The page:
The Social Security Advisory Committee has launched a consultation on the proposals as experts warn that they will push more people into the clutches of payday lenders.

PIP AND DLA NEWS
Last week, Benefits and Work heard from a number of people who were very distressed at a claim circulating on the internet that the PIP assessment criteria have been made much more severe and that some people who have had an award may have to repay it. The information allegedly came from a source within Atos.
If you haven’t already seen it, we published our response to this story, which we don’t believe was accurate and which has not since been substantiated in any way.
The DWP meanwhile, has yet again been caught out twisting the facts to justify the introduction of PIP. The official statistics watchdog has found that the DWP repeatedly made false claims about the numbers of people living on disability benefits.
In addition, ministers at the DWP repeatedly and misleadingly claimed that the majority of people on disability living allowance (DLA) were given benefits for life without any supporting medical evidence.

OTHER BENEFITS NEWS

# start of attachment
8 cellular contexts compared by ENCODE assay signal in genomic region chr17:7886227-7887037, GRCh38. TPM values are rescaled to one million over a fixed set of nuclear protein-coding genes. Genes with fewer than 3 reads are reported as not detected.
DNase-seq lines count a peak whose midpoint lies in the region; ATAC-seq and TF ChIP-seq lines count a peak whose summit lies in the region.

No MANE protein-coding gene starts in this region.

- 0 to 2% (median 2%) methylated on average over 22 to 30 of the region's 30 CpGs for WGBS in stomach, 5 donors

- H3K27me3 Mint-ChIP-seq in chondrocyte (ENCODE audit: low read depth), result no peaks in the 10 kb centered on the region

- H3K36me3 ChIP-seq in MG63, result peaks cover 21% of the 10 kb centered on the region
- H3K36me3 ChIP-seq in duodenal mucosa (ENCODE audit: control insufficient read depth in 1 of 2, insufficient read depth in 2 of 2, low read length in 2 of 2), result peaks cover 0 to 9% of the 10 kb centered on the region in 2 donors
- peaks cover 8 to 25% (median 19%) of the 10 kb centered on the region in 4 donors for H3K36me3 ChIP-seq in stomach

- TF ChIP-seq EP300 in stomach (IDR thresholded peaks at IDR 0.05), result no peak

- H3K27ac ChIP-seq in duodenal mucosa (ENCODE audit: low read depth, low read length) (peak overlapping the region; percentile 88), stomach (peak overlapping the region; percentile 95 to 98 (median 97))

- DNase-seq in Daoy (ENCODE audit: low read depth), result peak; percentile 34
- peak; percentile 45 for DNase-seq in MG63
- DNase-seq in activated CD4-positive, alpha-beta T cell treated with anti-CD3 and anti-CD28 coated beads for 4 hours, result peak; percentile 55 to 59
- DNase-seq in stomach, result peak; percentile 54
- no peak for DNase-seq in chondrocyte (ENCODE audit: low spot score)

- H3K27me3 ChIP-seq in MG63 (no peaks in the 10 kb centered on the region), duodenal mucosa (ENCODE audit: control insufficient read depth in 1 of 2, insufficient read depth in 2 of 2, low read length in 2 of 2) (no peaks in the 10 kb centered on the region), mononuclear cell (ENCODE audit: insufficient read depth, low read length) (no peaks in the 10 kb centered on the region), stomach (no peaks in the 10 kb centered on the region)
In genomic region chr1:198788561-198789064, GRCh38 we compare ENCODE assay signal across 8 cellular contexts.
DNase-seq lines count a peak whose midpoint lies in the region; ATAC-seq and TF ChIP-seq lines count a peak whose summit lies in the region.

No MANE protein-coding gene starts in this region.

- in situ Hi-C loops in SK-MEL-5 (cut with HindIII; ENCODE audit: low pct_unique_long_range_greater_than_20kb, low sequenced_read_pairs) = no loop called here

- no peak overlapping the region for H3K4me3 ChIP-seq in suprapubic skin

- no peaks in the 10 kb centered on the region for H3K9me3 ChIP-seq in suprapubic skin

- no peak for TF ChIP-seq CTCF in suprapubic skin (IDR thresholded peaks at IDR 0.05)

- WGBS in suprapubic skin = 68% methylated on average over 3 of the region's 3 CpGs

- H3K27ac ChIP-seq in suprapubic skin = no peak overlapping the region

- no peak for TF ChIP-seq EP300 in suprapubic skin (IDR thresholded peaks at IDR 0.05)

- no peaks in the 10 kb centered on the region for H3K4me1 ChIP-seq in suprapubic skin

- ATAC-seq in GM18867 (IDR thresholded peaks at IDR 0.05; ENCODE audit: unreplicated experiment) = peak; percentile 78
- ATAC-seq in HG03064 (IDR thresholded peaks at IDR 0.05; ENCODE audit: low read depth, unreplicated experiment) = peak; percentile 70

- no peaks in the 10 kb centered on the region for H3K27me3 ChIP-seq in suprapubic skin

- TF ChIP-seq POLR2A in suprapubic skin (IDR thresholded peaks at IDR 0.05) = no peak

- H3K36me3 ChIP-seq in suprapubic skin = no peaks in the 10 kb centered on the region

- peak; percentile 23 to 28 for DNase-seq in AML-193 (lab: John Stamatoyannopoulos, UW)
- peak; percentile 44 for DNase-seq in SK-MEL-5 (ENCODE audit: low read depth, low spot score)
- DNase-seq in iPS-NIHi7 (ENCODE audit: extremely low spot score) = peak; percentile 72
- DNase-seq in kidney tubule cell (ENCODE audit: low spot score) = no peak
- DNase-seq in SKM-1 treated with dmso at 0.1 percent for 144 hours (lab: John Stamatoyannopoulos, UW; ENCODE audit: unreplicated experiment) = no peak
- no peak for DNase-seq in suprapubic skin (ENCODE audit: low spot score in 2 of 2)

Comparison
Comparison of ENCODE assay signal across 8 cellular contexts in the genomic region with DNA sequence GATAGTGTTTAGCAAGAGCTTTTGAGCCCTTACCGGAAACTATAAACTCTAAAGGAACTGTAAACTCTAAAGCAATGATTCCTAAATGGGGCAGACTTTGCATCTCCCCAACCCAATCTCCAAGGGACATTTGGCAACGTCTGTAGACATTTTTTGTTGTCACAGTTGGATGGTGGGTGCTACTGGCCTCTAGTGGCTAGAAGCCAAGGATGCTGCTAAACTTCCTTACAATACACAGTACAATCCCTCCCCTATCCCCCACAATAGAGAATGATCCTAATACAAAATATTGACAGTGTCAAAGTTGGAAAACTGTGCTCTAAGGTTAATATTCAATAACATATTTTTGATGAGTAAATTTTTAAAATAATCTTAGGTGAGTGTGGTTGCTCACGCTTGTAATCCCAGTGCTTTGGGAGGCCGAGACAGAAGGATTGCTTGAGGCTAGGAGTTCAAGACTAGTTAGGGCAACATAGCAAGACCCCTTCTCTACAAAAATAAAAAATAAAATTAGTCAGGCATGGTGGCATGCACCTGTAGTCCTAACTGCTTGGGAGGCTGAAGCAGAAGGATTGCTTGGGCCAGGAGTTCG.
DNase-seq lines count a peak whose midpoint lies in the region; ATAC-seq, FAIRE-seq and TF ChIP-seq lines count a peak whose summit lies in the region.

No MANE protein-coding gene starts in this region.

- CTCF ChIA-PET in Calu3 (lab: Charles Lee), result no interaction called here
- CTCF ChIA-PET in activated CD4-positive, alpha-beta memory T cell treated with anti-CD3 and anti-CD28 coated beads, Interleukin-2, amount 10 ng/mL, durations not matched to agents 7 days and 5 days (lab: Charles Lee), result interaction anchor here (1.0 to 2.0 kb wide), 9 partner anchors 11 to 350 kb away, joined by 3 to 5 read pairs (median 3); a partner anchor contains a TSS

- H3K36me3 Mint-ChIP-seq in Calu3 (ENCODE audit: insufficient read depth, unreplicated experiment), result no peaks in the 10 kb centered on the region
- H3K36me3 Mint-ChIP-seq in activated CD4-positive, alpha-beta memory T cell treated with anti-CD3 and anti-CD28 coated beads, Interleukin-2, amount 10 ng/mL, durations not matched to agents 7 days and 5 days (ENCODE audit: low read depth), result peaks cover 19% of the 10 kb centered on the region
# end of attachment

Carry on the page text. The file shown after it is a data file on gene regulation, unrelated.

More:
The grandparents and carers of a very severely disabled boy of 14 who needs round-the-clock care have lost their bedroom tax appeal. They have to pay the bedroom tax because they have a ‘spare’ bedroom which is used by overnight carers twice a week, in order to give the Rutherfords a little respite.
The case was brought by CPAG and we understand that they intend to fight on.
Finally, universal credit, has had to be reorganised so fundamentally that the Major Projects Authority has judged that it is now an entirely new project. Given that the DWP have so far signed up fewer than 1% of the more than one million claimants that should have been on UC by April 2014, it’s surprising it counts as a major project at all.

FACEBOOK AND TWITTER NEWS
Both our social media accounts have reached major milestones since the last newsletter.
We’ve now passed the 10,000 mark for Facebook ‘likes’ and our Facebook page is really taking on a character of its own, with a community of individuals supporting each other and discussing issues reported on the main site and elsewhere. Many thanks, as always, to Studio Pookini for running the page for us as volunteers.